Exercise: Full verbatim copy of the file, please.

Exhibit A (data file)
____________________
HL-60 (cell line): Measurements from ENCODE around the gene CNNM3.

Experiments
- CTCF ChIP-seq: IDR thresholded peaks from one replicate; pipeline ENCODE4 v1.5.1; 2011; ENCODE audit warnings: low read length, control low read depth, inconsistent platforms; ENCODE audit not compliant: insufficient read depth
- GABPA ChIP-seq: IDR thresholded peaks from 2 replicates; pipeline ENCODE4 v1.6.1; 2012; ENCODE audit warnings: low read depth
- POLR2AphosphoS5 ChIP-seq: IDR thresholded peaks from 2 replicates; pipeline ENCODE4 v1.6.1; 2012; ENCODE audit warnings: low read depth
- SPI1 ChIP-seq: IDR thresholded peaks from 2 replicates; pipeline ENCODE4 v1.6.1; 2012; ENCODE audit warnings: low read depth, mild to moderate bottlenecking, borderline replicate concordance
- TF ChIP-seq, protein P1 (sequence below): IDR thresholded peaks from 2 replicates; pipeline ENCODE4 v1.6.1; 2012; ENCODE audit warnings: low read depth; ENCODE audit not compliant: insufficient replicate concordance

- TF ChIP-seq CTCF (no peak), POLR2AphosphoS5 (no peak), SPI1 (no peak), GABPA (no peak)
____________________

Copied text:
HL-60 (cell line): Measurements from ENCODE around the gene CNNM3.

Experiments
- CTCF ChIP-seq: IDR thresholded peaks from one replicate; pipeline ENCODE4 v1.5.1; 2011; ENCODE audit warnings: low read length, control low read depth, inconsistent platforms; ENCODE audit not compliant: insufficient read depth
- GABPA ChIP-seq: IDR thresholded peaks from 2 replicates; pipeline ENCODE4 v1.6.1; 2012; ENCODE audit warnings: low read depth
- POLR2AphosphoS5 ChIP-seq: IDR thresholded peaks from 2 replicates; pipeline ENCODE4 v1.6.1; 2012; ENCODE audit warnings: low read depth
- SPI1 ChIP-seq: IDR thresholded peaks from 2 replicates; pipeline ENCODE4 v1.6.1; 2012; ENCODE audit warnings: low read depth, mild to moderate bottlenecking, borderline replicate concordance
- TF ChIP-seq, protein P1 (sequence below): IDR thresholded peaks from 2 replicates; pipeline ENCODE4 v1.6.1; 2012; ENCODE audit warnings: low read depth; ENCODE audit not compliant: insufficient replicate concordance

- TF ChIP-seq CTCF (no peak), POLR2AphosphoS5 (no peak), SPI1 (no peak), GABPA (no peak)